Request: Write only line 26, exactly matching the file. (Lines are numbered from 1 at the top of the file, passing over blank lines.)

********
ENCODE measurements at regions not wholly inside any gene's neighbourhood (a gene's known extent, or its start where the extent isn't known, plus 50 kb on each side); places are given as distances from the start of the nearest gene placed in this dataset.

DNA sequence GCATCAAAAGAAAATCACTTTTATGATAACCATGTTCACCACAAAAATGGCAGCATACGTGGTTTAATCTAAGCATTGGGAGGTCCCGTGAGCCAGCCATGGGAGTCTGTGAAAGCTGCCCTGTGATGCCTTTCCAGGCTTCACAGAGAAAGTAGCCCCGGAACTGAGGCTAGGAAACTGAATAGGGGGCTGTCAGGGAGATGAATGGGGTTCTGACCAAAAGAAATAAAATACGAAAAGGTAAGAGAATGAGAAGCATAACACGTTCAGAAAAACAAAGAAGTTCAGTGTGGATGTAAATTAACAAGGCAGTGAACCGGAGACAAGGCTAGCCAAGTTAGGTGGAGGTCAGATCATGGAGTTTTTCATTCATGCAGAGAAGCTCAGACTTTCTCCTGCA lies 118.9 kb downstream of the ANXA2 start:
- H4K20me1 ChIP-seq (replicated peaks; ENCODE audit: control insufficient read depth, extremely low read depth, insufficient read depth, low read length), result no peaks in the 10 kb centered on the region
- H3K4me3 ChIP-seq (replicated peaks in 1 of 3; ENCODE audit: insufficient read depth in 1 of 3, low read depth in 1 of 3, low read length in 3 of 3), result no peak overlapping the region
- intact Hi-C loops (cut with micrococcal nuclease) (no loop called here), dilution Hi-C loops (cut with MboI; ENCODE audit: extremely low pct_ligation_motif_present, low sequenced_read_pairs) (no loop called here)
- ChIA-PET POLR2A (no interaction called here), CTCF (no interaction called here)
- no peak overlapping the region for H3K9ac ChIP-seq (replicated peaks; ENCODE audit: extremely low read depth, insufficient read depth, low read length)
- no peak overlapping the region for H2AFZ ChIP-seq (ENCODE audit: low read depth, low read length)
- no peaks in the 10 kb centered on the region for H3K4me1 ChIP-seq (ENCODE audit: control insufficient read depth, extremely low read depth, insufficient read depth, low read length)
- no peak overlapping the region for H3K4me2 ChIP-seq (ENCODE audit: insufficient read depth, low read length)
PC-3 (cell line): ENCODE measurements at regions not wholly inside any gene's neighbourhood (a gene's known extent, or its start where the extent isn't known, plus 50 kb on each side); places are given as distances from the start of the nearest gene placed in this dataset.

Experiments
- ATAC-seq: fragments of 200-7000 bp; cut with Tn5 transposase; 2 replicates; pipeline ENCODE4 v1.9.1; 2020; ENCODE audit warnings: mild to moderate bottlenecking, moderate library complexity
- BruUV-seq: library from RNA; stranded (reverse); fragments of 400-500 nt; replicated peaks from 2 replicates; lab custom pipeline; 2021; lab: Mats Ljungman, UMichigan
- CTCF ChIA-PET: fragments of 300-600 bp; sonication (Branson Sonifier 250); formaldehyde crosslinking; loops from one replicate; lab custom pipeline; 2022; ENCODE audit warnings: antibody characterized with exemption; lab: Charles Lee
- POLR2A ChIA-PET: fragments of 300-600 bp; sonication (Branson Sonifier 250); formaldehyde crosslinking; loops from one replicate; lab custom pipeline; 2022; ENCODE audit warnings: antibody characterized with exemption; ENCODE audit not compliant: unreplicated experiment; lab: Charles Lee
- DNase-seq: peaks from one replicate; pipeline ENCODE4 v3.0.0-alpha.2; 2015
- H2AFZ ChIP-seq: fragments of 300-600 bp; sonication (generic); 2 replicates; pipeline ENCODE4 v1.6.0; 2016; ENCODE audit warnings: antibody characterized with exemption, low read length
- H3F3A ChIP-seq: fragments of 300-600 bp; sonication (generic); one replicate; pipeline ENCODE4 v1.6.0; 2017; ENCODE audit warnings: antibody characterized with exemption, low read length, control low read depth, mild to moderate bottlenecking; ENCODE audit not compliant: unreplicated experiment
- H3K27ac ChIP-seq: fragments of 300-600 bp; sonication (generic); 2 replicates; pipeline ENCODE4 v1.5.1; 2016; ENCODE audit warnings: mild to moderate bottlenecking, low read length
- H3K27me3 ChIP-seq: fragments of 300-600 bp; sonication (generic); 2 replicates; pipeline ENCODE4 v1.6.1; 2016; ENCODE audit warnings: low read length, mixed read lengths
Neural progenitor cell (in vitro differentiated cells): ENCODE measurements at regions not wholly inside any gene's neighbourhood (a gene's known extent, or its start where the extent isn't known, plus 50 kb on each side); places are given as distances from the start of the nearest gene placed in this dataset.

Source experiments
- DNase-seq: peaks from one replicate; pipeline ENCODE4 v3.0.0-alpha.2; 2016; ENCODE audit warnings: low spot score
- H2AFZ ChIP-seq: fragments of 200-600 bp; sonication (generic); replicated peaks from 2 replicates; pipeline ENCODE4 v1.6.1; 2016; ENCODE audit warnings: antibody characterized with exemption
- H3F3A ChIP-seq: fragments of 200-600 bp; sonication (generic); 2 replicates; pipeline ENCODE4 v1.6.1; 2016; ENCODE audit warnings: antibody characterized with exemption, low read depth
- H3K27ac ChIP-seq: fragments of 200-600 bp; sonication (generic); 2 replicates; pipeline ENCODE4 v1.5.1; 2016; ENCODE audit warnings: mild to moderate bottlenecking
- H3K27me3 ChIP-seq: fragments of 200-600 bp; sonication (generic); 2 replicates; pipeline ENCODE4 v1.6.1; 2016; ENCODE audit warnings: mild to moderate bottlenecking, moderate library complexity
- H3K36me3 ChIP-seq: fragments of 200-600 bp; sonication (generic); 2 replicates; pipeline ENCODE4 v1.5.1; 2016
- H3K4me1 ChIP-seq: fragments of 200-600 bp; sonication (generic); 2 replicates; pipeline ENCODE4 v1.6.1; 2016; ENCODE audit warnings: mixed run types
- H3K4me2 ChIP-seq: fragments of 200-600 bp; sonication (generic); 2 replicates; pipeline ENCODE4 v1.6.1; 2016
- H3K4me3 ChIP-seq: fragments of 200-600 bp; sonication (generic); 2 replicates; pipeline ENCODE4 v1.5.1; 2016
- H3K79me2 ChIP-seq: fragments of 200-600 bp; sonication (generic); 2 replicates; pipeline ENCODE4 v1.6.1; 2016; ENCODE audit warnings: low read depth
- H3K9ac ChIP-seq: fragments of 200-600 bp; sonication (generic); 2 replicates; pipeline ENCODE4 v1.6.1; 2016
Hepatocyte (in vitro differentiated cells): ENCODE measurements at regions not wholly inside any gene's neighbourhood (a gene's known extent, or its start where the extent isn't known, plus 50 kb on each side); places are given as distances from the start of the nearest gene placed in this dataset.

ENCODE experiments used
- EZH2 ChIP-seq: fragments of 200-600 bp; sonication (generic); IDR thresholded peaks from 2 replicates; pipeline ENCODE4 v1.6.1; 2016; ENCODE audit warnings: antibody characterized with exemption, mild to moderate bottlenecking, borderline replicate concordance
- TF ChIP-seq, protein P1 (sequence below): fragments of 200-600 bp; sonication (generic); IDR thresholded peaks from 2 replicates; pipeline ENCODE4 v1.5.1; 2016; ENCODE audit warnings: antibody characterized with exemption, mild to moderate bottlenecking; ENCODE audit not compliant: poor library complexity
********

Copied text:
- H3F3A ChIP-seq: fragments of 200-600 bp; sonication (generic); 2 replicates; pipeline ENCODE4 v1.6.1; 2016; ENCODE audit warnings: antibody characterized with exemption, low read depth